Thursday, December 20, 2007

Feds approve Google's $3.1 billion purchase of DoubleClick

Google took one more step toward world Internet domination this morning when federal regulators approved its $3.1 billion acquisition of online advertising company DoubleClick.

However, Google must still jump through a rather large hoop before it seals the deal. European regulators must also sign off. The European Commission, which has an April 2 deadline, has emerged as a much tougher obstacle to approving large mergers.

But back on Google's home shores, the Federal Trade Commission voted 4-1 to approve the deal. The commissioners accepted Google's arguments that there was little overlap between is online ad sales and the tools that DoubleClick provides that allow other companies to make money from things like banner adds.

"The FTC's strong support sends a clear message: this acquisition poses no risk to competition and will benefit consumers," Eric Schmidt, Google's chief executive, said in a press release this morning. "We hope that the European Commission will soon reach the same conclusion."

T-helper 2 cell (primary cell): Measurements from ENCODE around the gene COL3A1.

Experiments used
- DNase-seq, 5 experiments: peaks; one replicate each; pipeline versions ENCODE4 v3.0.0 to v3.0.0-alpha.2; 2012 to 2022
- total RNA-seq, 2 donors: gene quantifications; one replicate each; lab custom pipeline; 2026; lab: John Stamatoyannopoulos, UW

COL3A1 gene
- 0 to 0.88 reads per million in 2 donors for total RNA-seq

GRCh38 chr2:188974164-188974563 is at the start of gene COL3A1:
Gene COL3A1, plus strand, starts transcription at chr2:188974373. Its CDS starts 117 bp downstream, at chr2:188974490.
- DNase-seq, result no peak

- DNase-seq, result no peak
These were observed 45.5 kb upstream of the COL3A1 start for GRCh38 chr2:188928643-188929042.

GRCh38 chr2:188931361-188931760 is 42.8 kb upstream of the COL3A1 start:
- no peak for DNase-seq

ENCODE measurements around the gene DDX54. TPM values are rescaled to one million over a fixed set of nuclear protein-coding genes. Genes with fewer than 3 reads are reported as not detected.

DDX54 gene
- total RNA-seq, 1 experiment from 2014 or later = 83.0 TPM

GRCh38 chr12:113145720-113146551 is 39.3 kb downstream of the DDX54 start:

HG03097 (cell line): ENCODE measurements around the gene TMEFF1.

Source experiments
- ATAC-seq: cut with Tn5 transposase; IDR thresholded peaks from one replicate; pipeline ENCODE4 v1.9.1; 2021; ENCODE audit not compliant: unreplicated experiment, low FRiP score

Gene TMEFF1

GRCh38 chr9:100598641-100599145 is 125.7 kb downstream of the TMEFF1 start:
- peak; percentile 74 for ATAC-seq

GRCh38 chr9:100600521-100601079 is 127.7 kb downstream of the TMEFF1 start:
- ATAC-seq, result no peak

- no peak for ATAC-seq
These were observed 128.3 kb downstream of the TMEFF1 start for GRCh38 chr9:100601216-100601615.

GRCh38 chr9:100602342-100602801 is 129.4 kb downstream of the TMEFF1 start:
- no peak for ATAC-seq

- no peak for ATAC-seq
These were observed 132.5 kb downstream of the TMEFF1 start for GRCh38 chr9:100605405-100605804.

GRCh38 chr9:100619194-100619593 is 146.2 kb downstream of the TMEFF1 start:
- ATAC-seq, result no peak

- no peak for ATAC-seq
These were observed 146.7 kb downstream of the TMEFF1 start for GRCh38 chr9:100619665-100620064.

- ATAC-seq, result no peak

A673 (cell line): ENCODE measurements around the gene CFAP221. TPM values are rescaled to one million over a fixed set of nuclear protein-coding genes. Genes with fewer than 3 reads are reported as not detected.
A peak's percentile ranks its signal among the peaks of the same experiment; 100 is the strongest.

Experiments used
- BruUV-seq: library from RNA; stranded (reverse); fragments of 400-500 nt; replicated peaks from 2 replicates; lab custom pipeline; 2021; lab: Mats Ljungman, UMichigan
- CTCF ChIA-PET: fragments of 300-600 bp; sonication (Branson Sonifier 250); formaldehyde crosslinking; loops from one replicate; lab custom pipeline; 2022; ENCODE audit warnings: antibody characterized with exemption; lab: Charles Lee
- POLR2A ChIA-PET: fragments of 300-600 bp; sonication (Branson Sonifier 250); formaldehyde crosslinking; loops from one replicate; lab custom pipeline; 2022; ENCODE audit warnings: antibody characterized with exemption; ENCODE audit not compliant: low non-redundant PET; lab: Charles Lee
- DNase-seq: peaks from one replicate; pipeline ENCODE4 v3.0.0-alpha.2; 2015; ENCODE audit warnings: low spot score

The deal was announced in April, but immediately prompted opposition on two main fronts. Google rivals such as Microsoft tried to argue that deal would give Google too large of a share of the online advertising market. And privacy advocates opposed the deal because they worried Google would have far too much information about what its customers did online.

The result has been an intense campaign on the part of Google to secure approval. The company beefed up its lobbying team in the nation's capital over the past year as it sought to persuade regulators and politicians.

While the FTC has said it lacks authority to block deals on privacy grounds, it offered an unusual aside to its approval today. The FTC proposed a set of privacy guidelines for the online advertising industry, something the commissioners said were targeted not just at Google, but the entire industry.

Google's stock rose $5.49 to $682.86 in early trading.

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